Factors Affecting Strength
Factors Affecting Strength
written by Frederick C. Hatfield, Ph.D., MSS, International Sports Sciences Association
In a recent post on m.f.w, Mr Deadlift said, "Increased strength can come from two sources... Increased muscle size, and increased neuromuscular efficiency. I replied by saying "In my experience, strength can be augmented in many more ways than this, and in fact MUST be if you're ever gonna break any records! I then went on to list 38 factors (certainly not exhaustive of the possibilities) that affect strength. Some of the factors I listed are either so subjective that one can only ponder their significance, or so new that hypotheses relating to their applicability cannot easily be made at this time. They are there simply to pique interest.
Further, I made it CLEAR that while not all of the listed factors can be manipulated, most can. Spector, in his typical tongue-in-cheek (easily mistaken for caustic sarcasm by some on m.f.w) fashion, pointed out that he had a problem with some of the factors. That's ok, considering the fact that his background is not the same as mine -- we all have our unique contributions to training methodology that we can make, which is why the m.f.w newsgroup exists. So, I will attempt to explain some of them, as I understand that not all of the people on m.f.w have similar backgrounds. We all, however, have a similar PASSION to lift -- and to learn -- no?
FACTORS AFFECTING STRENGTH
"Gotta go train" is a phrase heard by spouses everywhere. What does it mean? Save for the crafty pencilneck who uses it as a convincing excuse to go out carousing (the spouse is easily duped because his/her spouse is obviously in desperate need of training), it typically means going to a gym to lift weights.
Tch tch! Lifting weights is NOT training! It's certainly an integral part of training, but there's so much more. Let's lay down some simple guidelines as to how each of the factors affecting strength can be augmented. Let's concentrate on the critical factors, as they are the ones that will give most of us the greatest returns in limit strength and speed-strength for both immediate and long-term sports excellence.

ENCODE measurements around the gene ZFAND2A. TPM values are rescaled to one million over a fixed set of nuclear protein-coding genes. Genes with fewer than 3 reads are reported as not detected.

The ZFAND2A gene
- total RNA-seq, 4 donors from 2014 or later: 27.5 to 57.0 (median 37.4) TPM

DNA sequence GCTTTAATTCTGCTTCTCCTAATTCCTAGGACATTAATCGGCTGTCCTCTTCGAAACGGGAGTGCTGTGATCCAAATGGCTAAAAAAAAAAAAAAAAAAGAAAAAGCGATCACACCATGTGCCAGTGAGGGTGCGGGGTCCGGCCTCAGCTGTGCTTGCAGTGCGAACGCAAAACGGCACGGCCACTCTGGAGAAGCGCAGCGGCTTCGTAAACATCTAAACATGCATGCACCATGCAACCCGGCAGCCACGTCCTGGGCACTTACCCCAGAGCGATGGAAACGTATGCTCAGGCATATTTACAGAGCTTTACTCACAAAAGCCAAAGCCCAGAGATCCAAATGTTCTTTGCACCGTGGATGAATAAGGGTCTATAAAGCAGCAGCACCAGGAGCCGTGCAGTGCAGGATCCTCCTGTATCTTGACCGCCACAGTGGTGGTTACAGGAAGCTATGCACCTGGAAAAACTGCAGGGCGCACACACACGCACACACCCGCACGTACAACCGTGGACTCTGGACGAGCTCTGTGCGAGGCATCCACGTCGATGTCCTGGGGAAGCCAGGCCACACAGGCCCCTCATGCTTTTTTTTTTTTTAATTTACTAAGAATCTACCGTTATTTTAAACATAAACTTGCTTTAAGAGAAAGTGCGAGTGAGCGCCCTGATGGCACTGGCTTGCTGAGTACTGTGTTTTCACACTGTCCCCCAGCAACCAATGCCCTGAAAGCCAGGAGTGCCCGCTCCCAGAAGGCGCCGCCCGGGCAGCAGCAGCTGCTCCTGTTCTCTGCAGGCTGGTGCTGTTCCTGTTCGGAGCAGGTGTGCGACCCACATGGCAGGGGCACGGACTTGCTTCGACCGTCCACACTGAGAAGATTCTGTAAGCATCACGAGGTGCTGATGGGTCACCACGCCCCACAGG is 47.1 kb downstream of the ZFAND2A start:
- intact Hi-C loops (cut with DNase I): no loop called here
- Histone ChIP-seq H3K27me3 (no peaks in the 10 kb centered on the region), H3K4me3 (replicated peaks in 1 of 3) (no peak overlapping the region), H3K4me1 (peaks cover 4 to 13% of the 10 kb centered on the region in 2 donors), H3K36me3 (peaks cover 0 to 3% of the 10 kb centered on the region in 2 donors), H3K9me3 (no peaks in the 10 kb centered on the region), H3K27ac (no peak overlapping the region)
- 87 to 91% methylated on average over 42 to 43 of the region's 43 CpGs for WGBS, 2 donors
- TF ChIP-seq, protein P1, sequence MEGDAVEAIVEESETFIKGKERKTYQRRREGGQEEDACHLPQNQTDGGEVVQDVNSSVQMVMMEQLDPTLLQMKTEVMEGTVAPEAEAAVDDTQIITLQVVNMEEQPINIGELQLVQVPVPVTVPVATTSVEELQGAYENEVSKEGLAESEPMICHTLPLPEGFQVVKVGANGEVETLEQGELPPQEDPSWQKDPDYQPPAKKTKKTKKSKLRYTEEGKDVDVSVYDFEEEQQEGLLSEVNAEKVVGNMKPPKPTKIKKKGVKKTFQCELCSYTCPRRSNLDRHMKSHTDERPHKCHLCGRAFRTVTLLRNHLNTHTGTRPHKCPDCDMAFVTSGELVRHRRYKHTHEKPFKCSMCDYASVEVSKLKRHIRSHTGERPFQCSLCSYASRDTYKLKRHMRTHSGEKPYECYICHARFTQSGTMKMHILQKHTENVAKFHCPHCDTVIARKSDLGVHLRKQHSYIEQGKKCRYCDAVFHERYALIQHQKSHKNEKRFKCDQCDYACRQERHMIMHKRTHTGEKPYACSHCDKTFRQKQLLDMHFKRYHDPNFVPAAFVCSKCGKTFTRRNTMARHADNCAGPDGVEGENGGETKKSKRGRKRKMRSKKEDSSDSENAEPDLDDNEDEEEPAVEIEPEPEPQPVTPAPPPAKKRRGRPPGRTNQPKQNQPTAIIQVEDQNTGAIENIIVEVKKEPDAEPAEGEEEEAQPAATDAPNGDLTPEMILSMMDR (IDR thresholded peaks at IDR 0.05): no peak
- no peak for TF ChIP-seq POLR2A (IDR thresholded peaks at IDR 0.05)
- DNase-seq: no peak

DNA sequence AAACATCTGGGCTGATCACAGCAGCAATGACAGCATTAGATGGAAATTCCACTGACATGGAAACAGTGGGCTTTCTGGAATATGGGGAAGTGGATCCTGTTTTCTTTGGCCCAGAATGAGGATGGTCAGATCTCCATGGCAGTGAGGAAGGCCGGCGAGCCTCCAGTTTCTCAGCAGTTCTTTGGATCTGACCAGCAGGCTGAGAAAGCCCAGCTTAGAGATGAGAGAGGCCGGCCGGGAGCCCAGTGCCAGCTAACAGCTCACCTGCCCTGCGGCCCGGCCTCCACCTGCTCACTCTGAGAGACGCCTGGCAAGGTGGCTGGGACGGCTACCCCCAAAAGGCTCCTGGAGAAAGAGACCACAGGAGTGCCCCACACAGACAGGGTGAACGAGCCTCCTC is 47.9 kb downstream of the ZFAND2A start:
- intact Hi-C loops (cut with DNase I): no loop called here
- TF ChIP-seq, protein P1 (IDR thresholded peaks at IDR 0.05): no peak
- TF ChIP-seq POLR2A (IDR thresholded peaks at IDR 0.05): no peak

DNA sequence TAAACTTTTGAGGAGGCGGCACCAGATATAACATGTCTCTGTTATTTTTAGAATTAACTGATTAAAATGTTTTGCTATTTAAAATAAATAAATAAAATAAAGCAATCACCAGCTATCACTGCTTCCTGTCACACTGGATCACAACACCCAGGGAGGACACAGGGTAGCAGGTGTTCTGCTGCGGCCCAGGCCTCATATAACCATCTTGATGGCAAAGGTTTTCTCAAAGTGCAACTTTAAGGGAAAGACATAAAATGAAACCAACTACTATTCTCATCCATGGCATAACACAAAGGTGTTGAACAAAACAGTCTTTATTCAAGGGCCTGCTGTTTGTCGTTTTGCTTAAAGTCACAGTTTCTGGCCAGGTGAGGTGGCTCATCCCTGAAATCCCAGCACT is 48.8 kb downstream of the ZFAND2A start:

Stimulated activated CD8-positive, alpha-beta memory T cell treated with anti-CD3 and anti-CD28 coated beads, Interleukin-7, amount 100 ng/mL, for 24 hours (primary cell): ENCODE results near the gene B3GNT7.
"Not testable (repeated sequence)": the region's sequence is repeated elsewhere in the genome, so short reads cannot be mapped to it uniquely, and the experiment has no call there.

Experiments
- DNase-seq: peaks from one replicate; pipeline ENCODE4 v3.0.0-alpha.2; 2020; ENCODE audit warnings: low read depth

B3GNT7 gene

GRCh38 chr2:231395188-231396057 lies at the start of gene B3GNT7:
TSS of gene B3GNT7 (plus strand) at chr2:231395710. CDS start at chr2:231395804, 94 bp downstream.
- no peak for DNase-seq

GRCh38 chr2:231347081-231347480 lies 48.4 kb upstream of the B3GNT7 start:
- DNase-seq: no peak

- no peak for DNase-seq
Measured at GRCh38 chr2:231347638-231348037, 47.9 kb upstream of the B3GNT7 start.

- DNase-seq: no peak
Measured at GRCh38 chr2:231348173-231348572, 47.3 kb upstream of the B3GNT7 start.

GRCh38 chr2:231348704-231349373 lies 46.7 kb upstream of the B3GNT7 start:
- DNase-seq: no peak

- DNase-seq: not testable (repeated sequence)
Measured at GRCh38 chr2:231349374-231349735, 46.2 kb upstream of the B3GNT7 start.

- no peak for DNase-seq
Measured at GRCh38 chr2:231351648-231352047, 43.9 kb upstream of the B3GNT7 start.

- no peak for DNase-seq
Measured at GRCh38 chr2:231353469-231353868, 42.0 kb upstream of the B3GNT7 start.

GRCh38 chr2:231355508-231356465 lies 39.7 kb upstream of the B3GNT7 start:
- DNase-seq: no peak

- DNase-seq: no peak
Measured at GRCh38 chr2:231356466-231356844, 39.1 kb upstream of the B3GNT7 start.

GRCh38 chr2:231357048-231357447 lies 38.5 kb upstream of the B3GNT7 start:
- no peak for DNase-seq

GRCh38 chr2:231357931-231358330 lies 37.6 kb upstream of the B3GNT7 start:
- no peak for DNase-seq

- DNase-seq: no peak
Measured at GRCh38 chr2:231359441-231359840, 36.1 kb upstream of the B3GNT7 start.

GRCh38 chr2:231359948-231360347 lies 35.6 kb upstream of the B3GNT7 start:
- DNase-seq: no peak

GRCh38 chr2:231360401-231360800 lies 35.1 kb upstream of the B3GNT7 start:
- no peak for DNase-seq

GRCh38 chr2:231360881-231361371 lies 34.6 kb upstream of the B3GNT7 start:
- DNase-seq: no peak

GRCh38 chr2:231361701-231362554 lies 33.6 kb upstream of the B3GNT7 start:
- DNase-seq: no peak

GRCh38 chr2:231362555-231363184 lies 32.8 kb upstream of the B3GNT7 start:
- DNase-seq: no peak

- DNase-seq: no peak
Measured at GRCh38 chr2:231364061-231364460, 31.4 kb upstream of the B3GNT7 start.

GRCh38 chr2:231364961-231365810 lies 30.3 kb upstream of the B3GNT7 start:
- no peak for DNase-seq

Your job is always going to be to identify -- and apply -- those technologies which BEST augment each of the respective factors, and arrange them into a coherent, integrated training program for your sport. Perhaps then you'll see the wisdom of the opening paragraph ("Lifting weights is NOT training!").
Let me back up a moment, and consider the word "apply." How many times have I met lifters who know something is beneficial, but don't take advantage of it? This is sick! If you KNOW that massage following lifting is beneficial, then DO IT! If you KNOW that eating 5 or 6 meals a day is better for muscle growth, then DO IT! Even if it's only good for 5 pounds on total, it's WORTH it! That is, IF you have PASSION for what you do.
All of these factors can be augmented, manipulated or in some way made more efficient through various and timely applications of one or more of the eight "technologies" of training (defined below). Clearly, some are not alterable (e.g., fiber arrangement or insertion points of muscles). That doesn't mean you can't make use of your knowledge of this limitation in structuring your training, in avoiding less-than- fruitful practices, or in some way manipulating them to your advantage.
Bear in mind that many of the factors affecting strength are inextricably interrelated and may be directly or indirectly, positively or negatively, affected by your attempts to augment or in some way manipulate any of them, regardless of which technologies are employed in training. For example, long, slow distance running (aerobic) will invariably hamper your efforts to achieve maximum starting strength. There are many, many similar scenarios, and the wise coach or athlete will learn to avoid this often costly kind of mistake.
The eight technologies of training are the branches of science of greatest consequence to athletes and fitness enthusiasts alike. Each represents a different approach to solve training problems, and each has its advantages with respect to how effectively it will aid in augmenting any one (or more) of the factors which affect strength (listed above).
Remember that there are only so many hours in the day, so prudent use of the technologies that will yield the greatest returns to you are the ones you must opt for.